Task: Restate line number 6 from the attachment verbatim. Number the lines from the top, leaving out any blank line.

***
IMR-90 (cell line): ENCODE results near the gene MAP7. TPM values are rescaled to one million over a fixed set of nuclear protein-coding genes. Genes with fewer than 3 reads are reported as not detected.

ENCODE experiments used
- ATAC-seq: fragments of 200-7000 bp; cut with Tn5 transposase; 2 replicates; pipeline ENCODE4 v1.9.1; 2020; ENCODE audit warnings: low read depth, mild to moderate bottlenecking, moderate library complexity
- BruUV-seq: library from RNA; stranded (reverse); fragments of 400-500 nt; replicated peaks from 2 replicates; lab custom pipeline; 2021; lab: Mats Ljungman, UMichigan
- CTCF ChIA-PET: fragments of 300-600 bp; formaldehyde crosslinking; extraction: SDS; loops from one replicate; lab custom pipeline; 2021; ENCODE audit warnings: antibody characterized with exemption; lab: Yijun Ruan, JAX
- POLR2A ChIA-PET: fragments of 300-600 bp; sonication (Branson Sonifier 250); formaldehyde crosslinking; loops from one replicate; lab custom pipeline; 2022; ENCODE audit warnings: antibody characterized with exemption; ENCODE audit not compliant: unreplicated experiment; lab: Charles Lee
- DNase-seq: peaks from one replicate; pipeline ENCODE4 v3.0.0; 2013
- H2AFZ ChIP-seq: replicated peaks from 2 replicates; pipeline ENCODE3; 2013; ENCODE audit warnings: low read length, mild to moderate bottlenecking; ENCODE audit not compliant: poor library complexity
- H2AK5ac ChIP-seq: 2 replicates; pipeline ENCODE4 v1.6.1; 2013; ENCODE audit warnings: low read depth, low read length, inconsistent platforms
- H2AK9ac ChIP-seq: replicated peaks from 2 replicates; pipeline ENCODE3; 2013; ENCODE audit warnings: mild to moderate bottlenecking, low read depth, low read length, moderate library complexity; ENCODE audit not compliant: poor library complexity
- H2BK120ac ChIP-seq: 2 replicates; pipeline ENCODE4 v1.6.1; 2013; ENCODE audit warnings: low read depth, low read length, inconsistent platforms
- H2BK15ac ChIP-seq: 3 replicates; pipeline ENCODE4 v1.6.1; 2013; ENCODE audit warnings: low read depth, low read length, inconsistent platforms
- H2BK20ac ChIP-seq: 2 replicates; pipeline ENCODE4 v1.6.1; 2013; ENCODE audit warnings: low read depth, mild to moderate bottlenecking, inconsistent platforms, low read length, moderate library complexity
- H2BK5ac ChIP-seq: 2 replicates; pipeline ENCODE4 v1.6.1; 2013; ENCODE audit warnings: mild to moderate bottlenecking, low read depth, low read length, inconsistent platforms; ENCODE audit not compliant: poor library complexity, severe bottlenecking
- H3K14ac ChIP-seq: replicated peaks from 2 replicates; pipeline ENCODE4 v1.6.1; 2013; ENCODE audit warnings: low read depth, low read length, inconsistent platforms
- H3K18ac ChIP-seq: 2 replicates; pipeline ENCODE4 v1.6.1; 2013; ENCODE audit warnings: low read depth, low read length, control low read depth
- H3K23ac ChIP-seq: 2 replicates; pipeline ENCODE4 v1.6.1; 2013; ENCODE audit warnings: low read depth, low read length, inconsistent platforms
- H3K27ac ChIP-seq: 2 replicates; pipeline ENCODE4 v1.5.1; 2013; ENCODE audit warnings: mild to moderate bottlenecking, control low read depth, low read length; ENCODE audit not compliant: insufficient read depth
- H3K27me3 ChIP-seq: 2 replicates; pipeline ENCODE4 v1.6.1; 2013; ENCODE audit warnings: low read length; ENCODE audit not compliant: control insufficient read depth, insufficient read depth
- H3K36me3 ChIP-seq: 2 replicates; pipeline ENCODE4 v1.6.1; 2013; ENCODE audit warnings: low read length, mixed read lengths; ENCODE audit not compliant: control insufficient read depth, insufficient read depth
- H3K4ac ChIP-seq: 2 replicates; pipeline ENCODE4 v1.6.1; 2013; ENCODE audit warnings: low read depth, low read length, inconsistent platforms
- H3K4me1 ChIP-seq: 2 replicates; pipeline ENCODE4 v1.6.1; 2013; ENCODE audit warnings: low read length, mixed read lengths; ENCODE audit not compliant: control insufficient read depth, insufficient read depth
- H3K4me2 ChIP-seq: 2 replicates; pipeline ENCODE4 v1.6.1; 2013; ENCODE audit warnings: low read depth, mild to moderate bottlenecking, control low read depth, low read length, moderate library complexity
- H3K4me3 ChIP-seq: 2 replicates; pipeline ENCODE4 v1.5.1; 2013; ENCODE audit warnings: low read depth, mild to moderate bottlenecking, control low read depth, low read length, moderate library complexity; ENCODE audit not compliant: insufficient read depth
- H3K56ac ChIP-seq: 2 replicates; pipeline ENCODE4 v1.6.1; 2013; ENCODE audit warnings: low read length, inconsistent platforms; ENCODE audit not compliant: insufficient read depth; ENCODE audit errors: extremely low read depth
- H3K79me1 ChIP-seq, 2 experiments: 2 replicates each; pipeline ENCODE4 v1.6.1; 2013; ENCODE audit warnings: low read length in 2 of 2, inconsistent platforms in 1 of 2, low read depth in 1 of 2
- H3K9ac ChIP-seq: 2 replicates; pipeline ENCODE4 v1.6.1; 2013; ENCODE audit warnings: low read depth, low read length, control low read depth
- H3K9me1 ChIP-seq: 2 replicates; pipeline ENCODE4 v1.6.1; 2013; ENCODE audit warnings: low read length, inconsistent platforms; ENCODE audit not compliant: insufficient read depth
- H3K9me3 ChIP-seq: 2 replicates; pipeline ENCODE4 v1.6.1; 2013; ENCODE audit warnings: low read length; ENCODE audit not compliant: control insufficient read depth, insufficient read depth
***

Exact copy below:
- POLR2A ChIA-PET: fragments of 300-600 bp; sonication (Branson Sonifier 250); formaldehyde crosslinking; loops from one replicate; lab custom pipeline; 2022; ENCODE audit warnings: antibody characterized with exemption; ENCODE audit not compliant: unreplicated experiment; lab: Charles Lee